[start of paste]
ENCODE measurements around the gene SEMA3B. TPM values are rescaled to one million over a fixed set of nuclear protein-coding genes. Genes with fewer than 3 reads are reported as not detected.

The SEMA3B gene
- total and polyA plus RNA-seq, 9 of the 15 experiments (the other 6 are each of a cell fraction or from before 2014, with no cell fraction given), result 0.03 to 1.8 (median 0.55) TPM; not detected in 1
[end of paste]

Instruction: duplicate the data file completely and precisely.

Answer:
ENCODE measurements around the gene SEMA3B. TPM values are rescaled to one million over a fixed set of nuclear protein-coding genes. Genes with fewer than 3 reads are reported as not detected.

The SEMA3B gene
- total and polyA plus RNA-seq, 9 of the 15 experiments (the other 6 are each of a cell fraction or from before 2014, with no cell fraction given), result 0.03 to 1.8 (median 0.55) TPM; not detected in 1